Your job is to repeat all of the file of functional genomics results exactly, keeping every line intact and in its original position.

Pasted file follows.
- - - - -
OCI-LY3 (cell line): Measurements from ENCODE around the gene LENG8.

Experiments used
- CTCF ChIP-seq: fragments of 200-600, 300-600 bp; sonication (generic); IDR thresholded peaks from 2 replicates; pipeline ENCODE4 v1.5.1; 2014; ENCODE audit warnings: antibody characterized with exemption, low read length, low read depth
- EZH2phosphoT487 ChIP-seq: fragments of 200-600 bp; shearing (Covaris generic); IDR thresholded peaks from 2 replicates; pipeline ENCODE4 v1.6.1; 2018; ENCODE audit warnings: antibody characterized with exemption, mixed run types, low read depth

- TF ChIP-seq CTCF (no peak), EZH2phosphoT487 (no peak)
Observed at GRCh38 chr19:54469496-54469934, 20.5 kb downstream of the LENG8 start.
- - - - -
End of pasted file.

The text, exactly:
OCI-LY3 (cell line): Measurements from ENCODE around the gene LENG8.

Experiments used
- CTCF ChIP-seq: fragments of 200-600, 300-600 bp; sonication (generic); IDR thresholded peaks from 2 replicates; pipeline ENCODE4 v1.5.1; 2014; ENCODE audit warnings: antibody characterized with exemption, low read length, low read depth
- EZH2phosphoT487 ChIP-seq: fragments of 200-600 bp; shearing (Covaris generic); IDR thresholded peaks from 2 replicates; pipeline ENCODE4 v1.6.1; 2018; ENCODE audit warnings: antibody characterized with exemption, mixed run types, low read depth

- TF ChIP-seq CTCF (no peak), EZH2phosphoT487 (no peak)
Observed at GRCh38 chr19:54469496-54469934, 20.5 kb downstream of the LENG8 start.